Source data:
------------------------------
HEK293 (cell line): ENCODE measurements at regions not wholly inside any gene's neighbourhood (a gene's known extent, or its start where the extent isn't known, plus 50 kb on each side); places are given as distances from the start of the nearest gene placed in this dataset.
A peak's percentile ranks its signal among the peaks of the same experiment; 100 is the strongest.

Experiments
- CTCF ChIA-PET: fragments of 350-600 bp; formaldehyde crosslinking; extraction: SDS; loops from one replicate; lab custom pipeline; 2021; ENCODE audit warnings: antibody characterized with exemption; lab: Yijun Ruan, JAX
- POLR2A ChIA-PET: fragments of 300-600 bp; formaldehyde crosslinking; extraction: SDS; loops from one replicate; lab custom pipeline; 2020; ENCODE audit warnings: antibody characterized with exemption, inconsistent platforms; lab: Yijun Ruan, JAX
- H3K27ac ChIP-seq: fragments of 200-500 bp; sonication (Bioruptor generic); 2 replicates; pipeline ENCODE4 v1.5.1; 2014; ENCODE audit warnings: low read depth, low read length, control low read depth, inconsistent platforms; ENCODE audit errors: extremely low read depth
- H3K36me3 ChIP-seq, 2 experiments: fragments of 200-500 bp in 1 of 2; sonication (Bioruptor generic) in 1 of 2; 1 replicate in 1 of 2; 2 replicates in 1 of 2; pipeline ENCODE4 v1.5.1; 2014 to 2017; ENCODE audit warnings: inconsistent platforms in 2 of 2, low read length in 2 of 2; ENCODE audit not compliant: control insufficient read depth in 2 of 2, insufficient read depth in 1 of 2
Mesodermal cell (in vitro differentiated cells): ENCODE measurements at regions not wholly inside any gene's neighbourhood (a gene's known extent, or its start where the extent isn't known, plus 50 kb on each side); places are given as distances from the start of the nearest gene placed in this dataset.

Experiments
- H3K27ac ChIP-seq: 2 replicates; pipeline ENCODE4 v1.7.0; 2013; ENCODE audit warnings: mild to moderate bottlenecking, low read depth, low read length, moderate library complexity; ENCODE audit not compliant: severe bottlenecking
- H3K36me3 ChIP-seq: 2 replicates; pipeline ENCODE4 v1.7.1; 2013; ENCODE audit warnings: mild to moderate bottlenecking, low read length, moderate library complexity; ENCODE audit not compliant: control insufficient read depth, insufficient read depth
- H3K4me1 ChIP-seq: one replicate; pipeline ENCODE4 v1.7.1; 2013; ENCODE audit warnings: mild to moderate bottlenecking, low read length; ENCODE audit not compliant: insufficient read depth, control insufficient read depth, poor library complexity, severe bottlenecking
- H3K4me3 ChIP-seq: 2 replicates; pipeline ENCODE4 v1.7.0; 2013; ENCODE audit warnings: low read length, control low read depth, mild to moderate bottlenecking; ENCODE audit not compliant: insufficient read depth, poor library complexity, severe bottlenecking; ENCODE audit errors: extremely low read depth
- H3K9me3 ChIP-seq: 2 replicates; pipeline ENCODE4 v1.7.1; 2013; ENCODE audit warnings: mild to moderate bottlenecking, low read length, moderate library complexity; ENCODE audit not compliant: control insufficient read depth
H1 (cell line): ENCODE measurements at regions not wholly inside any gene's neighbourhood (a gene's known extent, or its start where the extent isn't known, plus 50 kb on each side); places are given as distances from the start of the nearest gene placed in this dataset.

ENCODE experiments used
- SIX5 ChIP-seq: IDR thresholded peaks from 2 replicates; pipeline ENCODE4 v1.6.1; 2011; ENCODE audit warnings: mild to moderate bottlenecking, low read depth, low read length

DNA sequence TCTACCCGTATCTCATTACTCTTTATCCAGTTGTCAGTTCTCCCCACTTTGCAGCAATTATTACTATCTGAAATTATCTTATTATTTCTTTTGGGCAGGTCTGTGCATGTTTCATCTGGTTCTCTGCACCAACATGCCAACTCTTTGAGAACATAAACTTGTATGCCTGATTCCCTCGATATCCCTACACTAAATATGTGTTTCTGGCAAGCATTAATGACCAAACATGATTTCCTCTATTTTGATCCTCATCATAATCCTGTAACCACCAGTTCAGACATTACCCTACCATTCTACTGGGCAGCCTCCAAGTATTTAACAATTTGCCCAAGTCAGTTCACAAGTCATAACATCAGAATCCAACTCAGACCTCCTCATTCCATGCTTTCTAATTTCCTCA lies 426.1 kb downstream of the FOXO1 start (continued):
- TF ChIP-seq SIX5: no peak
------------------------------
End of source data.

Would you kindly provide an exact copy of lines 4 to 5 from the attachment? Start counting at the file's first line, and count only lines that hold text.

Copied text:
- CTCF ChIA-PET: fragments of 350-600 bp; formaldehyde crosslinking; extraction: SDS; loops from one replicate; lab custom pipeline; 2021; ENCODE audit warnings: antibody characterized with exemption; lab: Yijun Ruan, JAX
- POLR2A ChIA-PET: fragments of 300-600 bp; formaldehyde crosslinking; extraction: SDS; loops from one replicate; lab custom pipeline; 2020; ENCODE audit warnings: antibody characterized with exemption, inconsistent platforms; lab: Yijun Ruan, JAX